Search Results

1 - 2 of 2 items :

  • "temporality" x
  • History and Philosophy x
  • Psychology, Psychoanalysis x
Clear All
Liegt die Zukunft der Teamforschung in ihrer Vergangenheit? Auf dem Weg zu einem ganzheitlich-dynamischen Teamverständnis

, G.T. (2012). The dynamics of emergence: cognition and cohesion in work teams.Managerial and Decision Economics 33, 335-354. Kozlowski, S.W.J. & Klein, K.J. (2000). A multilevel approach to theory and research in organizations. Contextual, temporal, and emergent processes, in: Klein, K.J. & Kozlowski, S.W.J. (Hrsg.). Multilevel theory, research, and methods in organizations. Foundations, extensions, and new directions (S. 3-90). San Francisco: Jossey-Bass. Kozlowski, S.W.J., Chao, G.T., Grand, J.A., Braun, M.T. & Kuljanin, G. (2013

Open access
In Sachen Glück. Ein genetisch-phänomenologischer Ansatz / Concerning Happiness. Reflexions from the Genetic Phenomenological Point of View


Modern empirical research considers happiness to be identical with a subjective feeling of pleasure. This refers to both assessments of actual satisfactions of need and representations of possible satisfactions of need. Thereby, the aspects of cognitive representations of happiness are mainly focused, while the performing subject remains disregarded. The phenomenological approach tries to counteract such a situation. Phenomenology allows us to differentiate ‘striving towards happiness’ and the ‘experienced happiness’ as different polarities of this phenomenon. Based on this three aspects can be distinguished: (1) the present experience of happiness as an experience of satisfying actual urgent needs; (2) the temporally enduring form of (self-)satisfaction in the individual life; (3) the ethical form of happiness as felicity (Glückseligkeit) implying the teleological determination of human existence realized through socialization. In this paper, these aspects are considered phenomenological through intentional genetic analysis and taking into account some psychoanalytic results. This article aims at showing that happiness, particularly in the ethical form of felicity, cannot be considered as merely an individual issue, but is rather closely related to the sociality of human experience and to the intersubjective constitution of our shared reality.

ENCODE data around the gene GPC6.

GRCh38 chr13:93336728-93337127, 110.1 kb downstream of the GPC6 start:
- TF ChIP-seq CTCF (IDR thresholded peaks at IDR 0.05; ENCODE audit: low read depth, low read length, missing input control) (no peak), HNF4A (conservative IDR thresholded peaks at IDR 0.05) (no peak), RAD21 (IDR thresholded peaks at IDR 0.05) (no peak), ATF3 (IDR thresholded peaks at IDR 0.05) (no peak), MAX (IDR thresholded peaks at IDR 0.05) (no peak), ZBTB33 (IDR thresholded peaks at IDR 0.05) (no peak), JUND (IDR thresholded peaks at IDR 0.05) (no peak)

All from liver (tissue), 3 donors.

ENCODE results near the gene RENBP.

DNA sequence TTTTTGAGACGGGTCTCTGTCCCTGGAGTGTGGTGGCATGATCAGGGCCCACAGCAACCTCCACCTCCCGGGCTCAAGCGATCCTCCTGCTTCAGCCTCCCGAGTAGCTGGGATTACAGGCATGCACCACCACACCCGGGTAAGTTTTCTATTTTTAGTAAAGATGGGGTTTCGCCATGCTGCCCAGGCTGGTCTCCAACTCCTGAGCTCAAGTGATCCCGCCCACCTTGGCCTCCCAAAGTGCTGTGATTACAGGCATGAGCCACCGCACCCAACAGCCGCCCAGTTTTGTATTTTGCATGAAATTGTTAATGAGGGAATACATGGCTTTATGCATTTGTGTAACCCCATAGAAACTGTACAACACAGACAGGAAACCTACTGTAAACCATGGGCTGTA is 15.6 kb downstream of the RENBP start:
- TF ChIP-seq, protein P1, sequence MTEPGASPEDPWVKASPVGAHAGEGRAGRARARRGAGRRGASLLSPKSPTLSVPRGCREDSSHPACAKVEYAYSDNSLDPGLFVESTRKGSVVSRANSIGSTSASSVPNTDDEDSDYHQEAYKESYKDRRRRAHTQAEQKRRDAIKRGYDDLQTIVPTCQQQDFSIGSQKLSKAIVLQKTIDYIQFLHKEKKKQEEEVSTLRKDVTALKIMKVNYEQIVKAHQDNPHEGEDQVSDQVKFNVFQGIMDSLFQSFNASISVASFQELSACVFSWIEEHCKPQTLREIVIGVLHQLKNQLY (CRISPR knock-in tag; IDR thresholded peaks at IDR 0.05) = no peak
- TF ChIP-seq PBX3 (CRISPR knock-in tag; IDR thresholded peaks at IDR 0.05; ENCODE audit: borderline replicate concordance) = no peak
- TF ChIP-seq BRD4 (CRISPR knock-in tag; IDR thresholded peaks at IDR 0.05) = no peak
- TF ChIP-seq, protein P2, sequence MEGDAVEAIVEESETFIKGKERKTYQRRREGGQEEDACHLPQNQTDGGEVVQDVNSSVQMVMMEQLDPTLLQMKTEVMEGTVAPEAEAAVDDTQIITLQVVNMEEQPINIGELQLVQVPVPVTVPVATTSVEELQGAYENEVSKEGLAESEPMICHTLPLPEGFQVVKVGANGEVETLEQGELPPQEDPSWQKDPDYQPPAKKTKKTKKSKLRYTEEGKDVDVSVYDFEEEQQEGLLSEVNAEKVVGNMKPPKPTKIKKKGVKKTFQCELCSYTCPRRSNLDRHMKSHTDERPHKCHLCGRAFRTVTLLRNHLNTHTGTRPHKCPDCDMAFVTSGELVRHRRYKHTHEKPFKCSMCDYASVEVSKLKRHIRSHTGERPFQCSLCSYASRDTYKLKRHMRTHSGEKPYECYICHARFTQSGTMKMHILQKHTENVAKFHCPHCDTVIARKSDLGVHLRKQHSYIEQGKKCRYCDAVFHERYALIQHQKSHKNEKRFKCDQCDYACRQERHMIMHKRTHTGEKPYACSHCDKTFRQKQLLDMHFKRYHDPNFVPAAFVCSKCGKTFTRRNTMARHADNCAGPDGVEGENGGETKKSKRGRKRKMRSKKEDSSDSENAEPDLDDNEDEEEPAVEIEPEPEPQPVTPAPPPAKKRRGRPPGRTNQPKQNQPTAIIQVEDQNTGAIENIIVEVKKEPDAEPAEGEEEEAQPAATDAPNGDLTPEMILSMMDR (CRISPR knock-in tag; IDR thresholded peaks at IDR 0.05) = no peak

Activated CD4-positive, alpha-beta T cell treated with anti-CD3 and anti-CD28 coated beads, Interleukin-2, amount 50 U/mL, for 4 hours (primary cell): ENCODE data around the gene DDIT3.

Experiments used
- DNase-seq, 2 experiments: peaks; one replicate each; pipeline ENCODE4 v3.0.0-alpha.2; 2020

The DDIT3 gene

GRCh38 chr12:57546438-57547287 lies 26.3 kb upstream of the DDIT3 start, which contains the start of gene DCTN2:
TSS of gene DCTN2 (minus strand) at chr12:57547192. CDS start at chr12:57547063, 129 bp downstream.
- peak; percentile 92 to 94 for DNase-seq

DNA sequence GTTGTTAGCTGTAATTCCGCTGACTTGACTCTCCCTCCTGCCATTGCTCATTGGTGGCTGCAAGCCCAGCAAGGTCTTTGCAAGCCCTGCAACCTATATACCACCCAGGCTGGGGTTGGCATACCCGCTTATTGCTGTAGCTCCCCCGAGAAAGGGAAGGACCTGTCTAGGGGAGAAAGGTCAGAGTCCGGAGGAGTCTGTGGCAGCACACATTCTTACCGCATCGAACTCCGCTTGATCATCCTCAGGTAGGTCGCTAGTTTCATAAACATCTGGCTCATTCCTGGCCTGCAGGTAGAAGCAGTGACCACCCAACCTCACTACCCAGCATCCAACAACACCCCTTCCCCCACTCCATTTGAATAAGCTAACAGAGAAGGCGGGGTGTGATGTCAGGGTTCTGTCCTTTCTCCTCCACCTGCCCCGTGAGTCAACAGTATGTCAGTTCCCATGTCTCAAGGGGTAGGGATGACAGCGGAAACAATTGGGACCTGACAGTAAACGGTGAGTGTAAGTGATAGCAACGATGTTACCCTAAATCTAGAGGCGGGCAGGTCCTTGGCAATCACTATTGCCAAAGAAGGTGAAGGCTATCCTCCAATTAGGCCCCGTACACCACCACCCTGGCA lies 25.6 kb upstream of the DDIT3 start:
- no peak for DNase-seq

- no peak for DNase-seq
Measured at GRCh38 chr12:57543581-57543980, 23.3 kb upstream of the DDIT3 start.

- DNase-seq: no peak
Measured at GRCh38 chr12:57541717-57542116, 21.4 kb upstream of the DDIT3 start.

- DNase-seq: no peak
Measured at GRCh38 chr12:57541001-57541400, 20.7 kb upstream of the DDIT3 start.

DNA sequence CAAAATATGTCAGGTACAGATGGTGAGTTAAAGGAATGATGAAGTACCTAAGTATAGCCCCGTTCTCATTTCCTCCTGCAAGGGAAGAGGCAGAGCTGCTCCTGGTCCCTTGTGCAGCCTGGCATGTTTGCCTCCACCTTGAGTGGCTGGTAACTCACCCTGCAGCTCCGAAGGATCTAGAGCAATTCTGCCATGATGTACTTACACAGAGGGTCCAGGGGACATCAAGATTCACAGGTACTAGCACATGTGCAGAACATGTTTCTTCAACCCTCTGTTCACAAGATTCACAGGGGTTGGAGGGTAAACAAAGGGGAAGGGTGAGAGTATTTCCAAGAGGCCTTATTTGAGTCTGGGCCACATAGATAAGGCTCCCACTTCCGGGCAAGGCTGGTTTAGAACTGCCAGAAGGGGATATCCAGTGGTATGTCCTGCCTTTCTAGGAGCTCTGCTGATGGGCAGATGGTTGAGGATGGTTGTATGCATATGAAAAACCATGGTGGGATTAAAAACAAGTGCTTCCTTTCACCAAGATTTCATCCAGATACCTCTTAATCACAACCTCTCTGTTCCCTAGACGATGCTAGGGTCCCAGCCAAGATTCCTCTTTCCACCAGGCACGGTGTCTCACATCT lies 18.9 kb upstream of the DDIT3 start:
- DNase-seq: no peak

Open access